“I remember how flattered I felt when a much older man showed interest in me. I was 25, still deciding who I was and what I wanted when I met him. He was the exact opposite of the guys I had been dating. He was 41, successful, (apparently) confident, smart, wise, smooth. I was intrigued by his conversations and theories on the world, and even more so, by his desire to pursue me.
Fast forward about 4 months later, and I was pregnant with his child. Looking back, I can see how all the perceived obstacles were there to balance out the indescribable emotions that came with having my own child. He came into the world with breathing issues and a fever… I know now it was a product of the emotional whirlwind I was under while pregnant.
When he was 6 months old, I found out I was pregnant again. I literally had a dream where I was carrying another baby, and I’ve been historically very connected with my dreams since I was young, so I knew it was true. Fast forward a little over 2 years, and here was baby number three. In a blink of an eye, it seemed, I was 30 years old with three children under four.
We tried our best. That’s all we could do. He was busy working and growing his company. His focus and sense of pride came from providing for his family. I was at home alone with the kiddos, trying to do my job but also harboring a deep sense of loneliness and despair. While I loved my children and had quite a comfortable lifestyle, I felt empty, useless, and hopeless. Nothing in my current reality matched my goals and dreams.
As a little girl, I always dreamed of being a strong, powerful businesswoman. I had visions of being the only woman in a boardroom full of accomplished men. I wanted to be known for my intelligence and courage, to be able to play with the boys and hold my own. Being a stay-at-home mother was the complete opposite. While NOW I can see the sheer power and strength it takes to fulfill this role, back then I was only focused on how it DIDN’T look like my dreams.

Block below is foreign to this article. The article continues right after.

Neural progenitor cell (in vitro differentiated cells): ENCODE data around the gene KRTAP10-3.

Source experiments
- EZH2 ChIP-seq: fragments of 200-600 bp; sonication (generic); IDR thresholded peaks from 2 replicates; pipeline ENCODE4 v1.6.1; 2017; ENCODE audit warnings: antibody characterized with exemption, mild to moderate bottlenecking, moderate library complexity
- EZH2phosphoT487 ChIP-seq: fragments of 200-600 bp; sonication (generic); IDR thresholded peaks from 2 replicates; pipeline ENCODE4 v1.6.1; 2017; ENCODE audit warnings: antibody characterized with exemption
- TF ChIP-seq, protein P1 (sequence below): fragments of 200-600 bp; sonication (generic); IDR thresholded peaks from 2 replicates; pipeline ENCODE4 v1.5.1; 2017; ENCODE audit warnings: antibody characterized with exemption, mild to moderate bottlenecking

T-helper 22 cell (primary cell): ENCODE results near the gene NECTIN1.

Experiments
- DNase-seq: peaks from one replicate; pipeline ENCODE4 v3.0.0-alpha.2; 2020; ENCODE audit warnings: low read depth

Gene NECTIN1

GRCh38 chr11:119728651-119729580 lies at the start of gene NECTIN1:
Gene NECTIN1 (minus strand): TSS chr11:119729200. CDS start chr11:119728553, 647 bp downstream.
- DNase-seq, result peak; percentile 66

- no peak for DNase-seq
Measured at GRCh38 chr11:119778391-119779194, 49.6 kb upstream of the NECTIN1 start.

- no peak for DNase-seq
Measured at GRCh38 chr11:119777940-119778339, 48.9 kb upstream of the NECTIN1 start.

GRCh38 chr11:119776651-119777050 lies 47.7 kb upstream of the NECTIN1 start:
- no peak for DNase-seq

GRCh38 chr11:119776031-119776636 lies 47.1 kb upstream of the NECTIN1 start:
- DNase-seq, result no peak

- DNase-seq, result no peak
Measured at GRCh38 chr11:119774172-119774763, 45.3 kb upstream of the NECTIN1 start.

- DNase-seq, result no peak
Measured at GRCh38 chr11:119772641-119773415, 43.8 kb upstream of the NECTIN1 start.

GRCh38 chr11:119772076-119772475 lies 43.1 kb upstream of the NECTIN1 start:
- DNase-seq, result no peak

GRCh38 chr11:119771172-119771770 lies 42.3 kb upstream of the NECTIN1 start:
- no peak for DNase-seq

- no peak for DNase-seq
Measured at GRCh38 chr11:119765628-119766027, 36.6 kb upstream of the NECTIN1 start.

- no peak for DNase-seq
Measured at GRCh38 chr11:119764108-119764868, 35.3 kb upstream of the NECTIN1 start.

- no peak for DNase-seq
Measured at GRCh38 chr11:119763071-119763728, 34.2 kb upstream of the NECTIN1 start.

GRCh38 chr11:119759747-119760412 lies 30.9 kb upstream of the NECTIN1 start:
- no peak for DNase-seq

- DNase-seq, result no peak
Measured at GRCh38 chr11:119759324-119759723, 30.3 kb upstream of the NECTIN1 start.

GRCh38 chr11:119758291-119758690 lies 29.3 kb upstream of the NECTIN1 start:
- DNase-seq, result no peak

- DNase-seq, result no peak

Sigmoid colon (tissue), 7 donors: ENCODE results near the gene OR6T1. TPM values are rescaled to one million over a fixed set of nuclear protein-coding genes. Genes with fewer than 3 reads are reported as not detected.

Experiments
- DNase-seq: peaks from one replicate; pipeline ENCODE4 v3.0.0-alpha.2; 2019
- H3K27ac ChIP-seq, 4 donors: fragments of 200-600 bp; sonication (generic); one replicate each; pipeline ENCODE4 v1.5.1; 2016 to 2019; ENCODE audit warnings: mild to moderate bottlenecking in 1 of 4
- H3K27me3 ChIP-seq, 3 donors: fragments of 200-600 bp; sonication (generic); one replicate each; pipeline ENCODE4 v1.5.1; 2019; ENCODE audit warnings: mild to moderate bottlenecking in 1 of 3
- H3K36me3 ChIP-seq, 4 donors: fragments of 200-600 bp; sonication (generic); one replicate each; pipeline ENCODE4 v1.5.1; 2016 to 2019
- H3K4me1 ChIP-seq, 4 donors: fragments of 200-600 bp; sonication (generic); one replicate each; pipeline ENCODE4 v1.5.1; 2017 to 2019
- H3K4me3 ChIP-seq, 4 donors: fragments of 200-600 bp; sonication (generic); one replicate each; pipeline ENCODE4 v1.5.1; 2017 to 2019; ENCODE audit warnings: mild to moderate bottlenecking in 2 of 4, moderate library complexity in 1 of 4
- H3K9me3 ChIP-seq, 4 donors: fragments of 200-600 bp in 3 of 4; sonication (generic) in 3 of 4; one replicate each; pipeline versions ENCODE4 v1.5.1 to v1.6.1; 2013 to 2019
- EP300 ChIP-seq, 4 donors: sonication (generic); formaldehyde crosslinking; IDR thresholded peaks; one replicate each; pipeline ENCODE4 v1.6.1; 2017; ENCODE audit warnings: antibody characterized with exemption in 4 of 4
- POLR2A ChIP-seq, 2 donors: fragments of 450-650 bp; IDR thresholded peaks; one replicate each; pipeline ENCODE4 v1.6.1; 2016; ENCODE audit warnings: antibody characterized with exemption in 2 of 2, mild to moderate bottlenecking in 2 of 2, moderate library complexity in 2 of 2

As with all couples, we energetically chose each other way before we got into a relationship. I embodied exactly what he was needing to heal from his childhood. He represented all the pain and fear I had yet to face. It was a perfect match for the job, but it took me quite some time to realize it. I just thought he was out to make my life miserable. I remember thinking to myself, ‘My spouse will always meet me at the same level of fear from which I operate.’ And because we weren’t in tune with the real wounds we carried, we eventually decided to call it quits and move on.
Because everything comes in opposing pairs, I lived in a gorgeous penthouse overlooking the Atlantic ocean and had access to pretty much anything I wanted. But the comfort came with its price of admission: a sense of emptiness and the perceived threat from him. I felt constantly judged, criticized, unsupported, and disconnected. I was craving for this love within, yet it was so da*n difficult to make it click. We were both operating from fear, the same fears we had ignored in the past so well but were now showing up with higher stakes than ever. For all the support I got on one side, I got the same level of challenge on the other.
And this, today, is what I realize about life. There’s balance, at all times. In the most divinely orchestrated way. But when we look at things with one eye instead of two, we lose sight of this perfection and instead get lost in a rollercoaster of emotions.
Society seems to push the idea divorce is a tragedy that ruins people and the overall institution of marriage and family. I’m here to propose a different perspective. Marriage started as more of an agreement between males and females in order to simplify the task of living and raising children. It was symbiotic and practical at its finest. We also forget we used to live a lot less back when this institution was adopted, so you’d have about 20 good years next to your partner.